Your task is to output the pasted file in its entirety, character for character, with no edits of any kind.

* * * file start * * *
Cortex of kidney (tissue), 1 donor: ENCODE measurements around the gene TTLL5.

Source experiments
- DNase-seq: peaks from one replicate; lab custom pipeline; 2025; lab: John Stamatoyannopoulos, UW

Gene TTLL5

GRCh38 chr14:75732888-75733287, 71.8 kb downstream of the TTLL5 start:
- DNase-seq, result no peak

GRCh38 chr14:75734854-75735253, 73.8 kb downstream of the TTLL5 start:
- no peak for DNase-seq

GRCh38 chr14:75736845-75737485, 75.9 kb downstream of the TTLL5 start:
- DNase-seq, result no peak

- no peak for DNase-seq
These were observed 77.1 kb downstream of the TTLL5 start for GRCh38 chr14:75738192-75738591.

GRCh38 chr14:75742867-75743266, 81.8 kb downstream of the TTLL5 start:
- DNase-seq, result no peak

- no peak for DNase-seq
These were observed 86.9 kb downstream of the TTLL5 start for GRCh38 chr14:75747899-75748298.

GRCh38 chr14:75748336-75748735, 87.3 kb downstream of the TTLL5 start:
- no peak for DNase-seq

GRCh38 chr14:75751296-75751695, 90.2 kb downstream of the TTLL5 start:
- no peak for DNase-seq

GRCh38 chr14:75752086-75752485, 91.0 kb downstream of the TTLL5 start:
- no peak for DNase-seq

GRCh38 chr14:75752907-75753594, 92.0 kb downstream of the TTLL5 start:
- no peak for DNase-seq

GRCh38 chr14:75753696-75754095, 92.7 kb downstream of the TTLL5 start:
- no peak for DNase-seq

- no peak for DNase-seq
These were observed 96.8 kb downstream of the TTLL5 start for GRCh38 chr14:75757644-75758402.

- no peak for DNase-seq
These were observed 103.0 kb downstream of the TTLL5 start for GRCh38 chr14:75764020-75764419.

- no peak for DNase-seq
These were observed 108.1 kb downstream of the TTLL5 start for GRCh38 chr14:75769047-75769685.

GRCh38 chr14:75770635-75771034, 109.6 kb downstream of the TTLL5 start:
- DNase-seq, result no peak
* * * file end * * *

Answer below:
Cortex of kidney (tissue), 1 donor: ENCODE measurements around the gene TTLL5.

Source experiments
- DNase-seq: peaks from one replicate; lab custom pipeline; 2025; lab: John Stamatoyannopoulos, UW

Gene TTLL5

GRCh38 chr14:75732888-75733287, 71.8 kb downstream of the TTLL5 start:
- DNase-seq, result no peak

GRCh38 chr14:75734854-75735253, 73.8 kb downstream of the TTLL5 start:
- no peak for DNase-seq

GRCh38 chr14:75736845-75737485, 75.9 kb downstream of the TTLL5 start:
- DNase-seq, result no peak

- no peak for DNase-seq
These were observed 77.1 kb downstream of the TTLL5 start for GRCh38 chr14:75738192-75738591.

GRCh38 chr14:75742867-75743266, 81.8 kb downstream of the TTLL5 start:
- DNase-seq, result no peak

- no peak for DNase-seq
These were observed 86.9 kb downstream of the TTLL5 start for GRCh38 chr14:75747899-75748298.

GRCh38 chr14:75748336-75748735, 87.3 kb downstream of the TTLL5 start:
- no peak for DNase-seq

GRCh38 chr14:75751296-75751695, 90.2 kb downstream of the TTLL5 start:
- no peak for DNase-seq

GRCh38 chr14:75752086-75752485, 91.0 kb downstream of the TTLL5 start:
- no peak for DNase-seq

GRCh38 chr14:75752907-75753594, 92.0 kb downstream of the TTLL5 start:
- no peak for DNase-seq

GRCh38 chr14:75753696-75754095, 92.7 kb downstream of the TTLL5 start:
- no peak for DNase-seq

- no peak for DNase-seq
These were observed 96.8 kb downstream of the TTLL5 start for GRCh38 chr14:75757644-75758402.

- no peak for DNase-seq
These were observed 103.0 kb downstream of the TTLL5 start for GRCh38 chr14:75764020-75764419.

- no peak for DNase-seq
These were observed 108.1 kb downstream of the TTLL5 start for GRCh38 chr14:75769047-75769685.

GRCh38 chr14:75770635-75771034, 109.6 kb downstream of the TTLL5 start:
- DNase-seq, result no peak